While the first that was created in January of that same year was Nordu.net (used to serve as the identifier of the first root server, nic.nordu.net), symbolics.com was the first domain name to actually be registered through the appropriate DNS process a few months later. This was of course long before there was a WWW, but you already had ‘the Internet’. In fact, the first TCP/IP-based wide-area network had already been operational for two years when nordu.net was created, right around the time the United States’ National Science Foundation (NSF) commissioned the construction of the legendary NSFNET, a university 56 kilobit/second network backbone. Only six companies thought it’d be a good idea to reserve the domain name on the root servers in 1985 (the others were bbn.com, think.com, mcc.com, dec.com and northrop.com). But Symbolics was first to make the move.
Remarkably, Symbolics.com hasn’t changed ownership once during the nearly 25 years that followed its initial registration. Marking an end to that era, domain name investment company XF.com Investments has just purchased the domain name for an undisclosed sum.
Which calls for a bit of history about the original owner:
Symbolics, Inc – a spinoff from the MIT AI Lab – was a computer manufacturer headquartered in Cambridge, Massachusetts and later in Concord, Massachusetts, that designed and manufactured a line of Lisp machines, single-user computers optimized to run the Lisp programming language. The machines became the first commercially available “general-purpose computers” or “workstations” way before those terms were coined.
The company also offered one of the premier software development environments of the 1980s and 1990s, now sold commercially as Open Genera for Tru64 UNIX on the HP Alpha.
In the late eighties, the company started its slow descent towards bankruptcy and oblivion, neatly chronicled in this blog post by former Symbolics employee Dan Weinreb:
The world changed out from under us very quickly. The new “workstation” category of computer appeared: the Suns and Apollos and so on. New technology for implementing Lisp was invented that allowed good Lisp implementations to run on conventional hardware; not quite as good as ours, but good enough for most purposes. So the real value-added of our special Lisp architecture was suddenly diminished. A large body of useful Unix software came to exist and was portable amongst the Unix workstations: no longer did each vendor have to develop a whole software suite. And the workstation vendors got to piggyback on the ever-faster, ever-cheaper CPU’s being made by Intel and Motorola and IBM, with whom it was hard for Symbolics to keep up. We at Symbolics were slow to acknowledge this. We believed our own “dogma” even as it became less true. It was embedded in our corporate culture. If you disputed it, your co-workers felt that you “just didn’t get it” and weren’t a member of the clan, so to speak. This stifled objective analysis. (This is a very easy problem to fall into — don’t let it happen to you!)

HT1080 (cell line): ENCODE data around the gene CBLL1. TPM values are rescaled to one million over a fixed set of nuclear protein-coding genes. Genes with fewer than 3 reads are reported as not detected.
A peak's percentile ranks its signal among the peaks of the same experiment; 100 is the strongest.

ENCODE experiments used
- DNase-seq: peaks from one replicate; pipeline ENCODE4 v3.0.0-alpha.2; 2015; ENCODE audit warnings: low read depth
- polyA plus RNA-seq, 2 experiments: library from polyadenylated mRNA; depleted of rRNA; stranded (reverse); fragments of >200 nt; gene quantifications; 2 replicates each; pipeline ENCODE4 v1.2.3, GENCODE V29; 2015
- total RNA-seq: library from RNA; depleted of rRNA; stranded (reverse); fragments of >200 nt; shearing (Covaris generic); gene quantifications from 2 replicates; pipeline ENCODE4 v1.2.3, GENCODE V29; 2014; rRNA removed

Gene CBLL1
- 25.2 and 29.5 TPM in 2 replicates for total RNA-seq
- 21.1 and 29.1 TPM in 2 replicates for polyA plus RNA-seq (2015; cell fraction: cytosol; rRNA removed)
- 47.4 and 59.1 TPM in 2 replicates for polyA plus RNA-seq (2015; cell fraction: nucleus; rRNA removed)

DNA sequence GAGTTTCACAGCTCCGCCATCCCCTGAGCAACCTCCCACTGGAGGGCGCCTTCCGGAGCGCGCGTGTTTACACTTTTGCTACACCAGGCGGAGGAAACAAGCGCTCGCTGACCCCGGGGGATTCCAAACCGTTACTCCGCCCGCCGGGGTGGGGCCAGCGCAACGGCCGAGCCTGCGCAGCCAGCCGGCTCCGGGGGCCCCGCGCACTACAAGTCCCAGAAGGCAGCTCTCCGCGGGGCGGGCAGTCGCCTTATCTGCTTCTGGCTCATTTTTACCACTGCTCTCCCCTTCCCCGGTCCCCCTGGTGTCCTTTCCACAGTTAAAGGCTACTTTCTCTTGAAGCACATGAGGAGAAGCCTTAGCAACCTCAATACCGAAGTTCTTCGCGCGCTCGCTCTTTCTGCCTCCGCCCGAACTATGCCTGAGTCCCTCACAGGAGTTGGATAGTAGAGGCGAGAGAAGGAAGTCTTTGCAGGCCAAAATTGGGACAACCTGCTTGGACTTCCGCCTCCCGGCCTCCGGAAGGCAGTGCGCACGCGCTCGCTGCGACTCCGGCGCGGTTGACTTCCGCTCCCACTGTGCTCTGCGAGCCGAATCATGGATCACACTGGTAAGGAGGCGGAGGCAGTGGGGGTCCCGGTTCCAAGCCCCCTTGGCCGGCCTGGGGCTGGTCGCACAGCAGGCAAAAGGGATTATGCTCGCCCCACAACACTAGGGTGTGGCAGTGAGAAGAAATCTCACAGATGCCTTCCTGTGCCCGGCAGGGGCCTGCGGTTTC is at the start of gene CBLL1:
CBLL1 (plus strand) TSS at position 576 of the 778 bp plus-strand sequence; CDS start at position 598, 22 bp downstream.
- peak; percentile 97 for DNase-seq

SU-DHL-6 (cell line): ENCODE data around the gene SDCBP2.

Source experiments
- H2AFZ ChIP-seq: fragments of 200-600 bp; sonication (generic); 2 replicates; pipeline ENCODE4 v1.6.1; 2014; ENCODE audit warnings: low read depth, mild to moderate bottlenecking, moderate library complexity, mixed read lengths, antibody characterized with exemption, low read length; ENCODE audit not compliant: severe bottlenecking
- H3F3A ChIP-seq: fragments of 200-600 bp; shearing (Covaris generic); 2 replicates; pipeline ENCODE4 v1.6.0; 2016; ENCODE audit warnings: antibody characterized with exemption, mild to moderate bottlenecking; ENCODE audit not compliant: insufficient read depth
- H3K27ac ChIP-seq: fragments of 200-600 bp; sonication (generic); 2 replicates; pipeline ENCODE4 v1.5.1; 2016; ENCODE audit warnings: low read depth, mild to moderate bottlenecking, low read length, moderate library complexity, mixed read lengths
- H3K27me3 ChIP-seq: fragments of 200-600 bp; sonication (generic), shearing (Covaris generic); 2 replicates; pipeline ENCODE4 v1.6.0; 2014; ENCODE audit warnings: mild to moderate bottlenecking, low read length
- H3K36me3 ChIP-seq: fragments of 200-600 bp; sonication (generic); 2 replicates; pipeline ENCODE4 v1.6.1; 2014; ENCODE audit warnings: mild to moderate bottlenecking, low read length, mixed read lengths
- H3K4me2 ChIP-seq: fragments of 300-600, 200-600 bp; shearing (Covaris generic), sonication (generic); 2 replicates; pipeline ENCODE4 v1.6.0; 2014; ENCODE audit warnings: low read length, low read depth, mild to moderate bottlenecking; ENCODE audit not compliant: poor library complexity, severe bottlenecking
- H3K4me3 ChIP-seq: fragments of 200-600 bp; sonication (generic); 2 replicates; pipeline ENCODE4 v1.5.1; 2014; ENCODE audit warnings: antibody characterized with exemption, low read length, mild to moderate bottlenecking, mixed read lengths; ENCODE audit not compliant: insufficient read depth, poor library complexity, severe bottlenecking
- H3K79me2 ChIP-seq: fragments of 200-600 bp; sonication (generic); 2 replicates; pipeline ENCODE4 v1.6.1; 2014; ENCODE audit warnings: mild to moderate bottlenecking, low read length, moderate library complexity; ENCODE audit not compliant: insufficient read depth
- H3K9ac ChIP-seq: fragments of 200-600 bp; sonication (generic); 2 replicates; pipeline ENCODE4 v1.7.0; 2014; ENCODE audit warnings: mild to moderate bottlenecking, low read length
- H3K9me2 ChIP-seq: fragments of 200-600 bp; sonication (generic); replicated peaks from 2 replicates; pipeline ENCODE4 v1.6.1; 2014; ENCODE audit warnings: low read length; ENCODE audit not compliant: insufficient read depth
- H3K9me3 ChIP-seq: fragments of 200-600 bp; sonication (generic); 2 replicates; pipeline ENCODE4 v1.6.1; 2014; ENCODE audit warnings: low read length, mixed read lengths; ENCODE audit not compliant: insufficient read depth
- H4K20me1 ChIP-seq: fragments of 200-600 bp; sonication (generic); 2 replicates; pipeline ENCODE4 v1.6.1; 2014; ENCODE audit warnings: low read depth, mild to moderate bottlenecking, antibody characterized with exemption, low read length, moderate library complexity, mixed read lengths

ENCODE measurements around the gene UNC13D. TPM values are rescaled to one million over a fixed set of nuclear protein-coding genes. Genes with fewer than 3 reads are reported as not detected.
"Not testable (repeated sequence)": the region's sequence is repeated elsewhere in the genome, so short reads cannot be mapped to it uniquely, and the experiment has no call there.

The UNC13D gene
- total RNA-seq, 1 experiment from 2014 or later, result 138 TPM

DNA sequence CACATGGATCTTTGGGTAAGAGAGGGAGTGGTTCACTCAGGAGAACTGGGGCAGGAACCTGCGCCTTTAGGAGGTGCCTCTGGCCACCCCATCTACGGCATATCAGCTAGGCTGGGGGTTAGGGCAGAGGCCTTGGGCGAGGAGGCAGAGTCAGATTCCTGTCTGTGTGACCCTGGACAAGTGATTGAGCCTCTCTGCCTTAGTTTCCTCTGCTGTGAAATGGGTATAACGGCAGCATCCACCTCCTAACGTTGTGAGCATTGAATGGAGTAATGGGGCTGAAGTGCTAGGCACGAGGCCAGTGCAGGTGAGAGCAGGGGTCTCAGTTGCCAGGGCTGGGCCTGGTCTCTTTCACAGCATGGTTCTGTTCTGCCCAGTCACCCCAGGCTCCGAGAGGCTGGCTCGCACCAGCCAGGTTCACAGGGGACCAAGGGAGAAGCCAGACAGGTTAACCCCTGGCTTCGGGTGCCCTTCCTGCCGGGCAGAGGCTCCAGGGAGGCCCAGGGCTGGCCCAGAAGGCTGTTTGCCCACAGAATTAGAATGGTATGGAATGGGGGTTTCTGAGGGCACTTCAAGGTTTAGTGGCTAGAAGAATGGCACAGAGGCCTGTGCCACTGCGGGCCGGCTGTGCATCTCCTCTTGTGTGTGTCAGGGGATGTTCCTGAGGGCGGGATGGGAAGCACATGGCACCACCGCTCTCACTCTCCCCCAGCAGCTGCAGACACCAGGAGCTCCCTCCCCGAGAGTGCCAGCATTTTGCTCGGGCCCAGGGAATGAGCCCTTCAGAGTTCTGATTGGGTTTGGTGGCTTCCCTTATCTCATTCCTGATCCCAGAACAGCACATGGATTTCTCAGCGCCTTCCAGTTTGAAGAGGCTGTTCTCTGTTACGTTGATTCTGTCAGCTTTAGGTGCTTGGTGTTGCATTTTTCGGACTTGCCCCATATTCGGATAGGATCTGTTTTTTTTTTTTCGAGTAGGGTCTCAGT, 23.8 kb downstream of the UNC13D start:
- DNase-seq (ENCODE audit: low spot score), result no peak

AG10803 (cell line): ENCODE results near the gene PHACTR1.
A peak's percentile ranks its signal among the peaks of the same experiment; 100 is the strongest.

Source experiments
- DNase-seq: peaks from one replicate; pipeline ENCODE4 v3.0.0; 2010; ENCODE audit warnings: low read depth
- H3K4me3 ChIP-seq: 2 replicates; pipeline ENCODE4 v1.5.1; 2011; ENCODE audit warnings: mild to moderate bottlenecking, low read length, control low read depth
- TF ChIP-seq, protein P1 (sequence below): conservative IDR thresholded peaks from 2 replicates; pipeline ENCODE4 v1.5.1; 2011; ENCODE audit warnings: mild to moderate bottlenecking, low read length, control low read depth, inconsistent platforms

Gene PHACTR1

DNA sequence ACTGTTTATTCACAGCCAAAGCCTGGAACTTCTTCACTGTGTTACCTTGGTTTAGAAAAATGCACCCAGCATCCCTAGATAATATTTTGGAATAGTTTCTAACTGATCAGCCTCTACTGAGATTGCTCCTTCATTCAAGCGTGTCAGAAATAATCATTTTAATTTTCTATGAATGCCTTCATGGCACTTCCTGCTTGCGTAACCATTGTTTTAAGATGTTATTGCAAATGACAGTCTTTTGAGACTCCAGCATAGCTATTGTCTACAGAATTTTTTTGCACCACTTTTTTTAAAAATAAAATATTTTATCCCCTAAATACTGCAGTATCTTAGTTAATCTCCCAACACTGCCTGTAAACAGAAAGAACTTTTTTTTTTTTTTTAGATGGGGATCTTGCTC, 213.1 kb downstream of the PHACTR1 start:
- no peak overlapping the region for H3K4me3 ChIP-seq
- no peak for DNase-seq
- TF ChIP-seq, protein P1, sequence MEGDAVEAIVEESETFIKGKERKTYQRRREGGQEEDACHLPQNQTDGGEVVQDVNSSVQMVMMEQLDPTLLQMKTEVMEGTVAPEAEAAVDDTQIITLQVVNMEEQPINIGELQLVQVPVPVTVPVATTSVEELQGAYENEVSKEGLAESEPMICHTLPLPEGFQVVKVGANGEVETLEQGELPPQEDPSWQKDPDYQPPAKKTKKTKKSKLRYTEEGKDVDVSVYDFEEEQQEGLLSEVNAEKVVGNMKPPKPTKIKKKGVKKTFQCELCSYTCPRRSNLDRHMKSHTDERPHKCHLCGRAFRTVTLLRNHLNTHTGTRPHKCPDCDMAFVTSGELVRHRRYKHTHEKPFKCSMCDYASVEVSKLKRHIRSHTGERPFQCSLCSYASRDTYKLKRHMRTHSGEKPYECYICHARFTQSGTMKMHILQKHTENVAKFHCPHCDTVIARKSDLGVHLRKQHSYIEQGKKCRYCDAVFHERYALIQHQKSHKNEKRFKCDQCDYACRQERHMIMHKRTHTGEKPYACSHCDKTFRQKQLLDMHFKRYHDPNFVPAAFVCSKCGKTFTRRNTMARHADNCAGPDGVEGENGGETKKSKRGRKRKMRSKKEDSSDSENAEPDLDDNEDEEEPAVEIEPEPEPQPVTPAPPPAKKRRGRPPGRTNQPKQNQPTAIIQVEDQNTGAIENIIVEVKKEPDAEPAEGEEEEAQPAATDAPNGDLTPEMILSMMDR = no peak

Meanwhile, back at Symbolics, there were huge internal management conflicts, leading to the resignation of much of top management, who were replaced by the board of directors with new CEO’s who did not do a good job, and did not have the vision to see what was happening. Symbolics signed long-term leases on big new offices and a new factory, anticipating growth that did not come, and were unable to sublease the properties due to office-space gluts, which drained a great deal of money. There were rounds of layoffs. More and more of us realized what was going on, and that Symbolics was not reacting. Having created an object-oriented database system for Lisp called Statice, I left in 1988 with several co-workers to form Object Design, Inc., to make an object-oriented database system for the brand-new mainstream object-oriented language, C++.
Symbolics still exists as a shell of its former self. But now the very first .com domain name ever registered becomes property of a small domain name investment holding that is so shy about its identity that it doesn’t publish the names of the people involved with the company, let alone a company address, on its website. There’s absolutely no indication of what the future has in store for the historical domain name, apart from the fact XF.com intends to celebrate its 25th birthday next year.
To quote Samwise Gamgee in Lord Of The Rings: “I don’t know why, but it makes me sad.”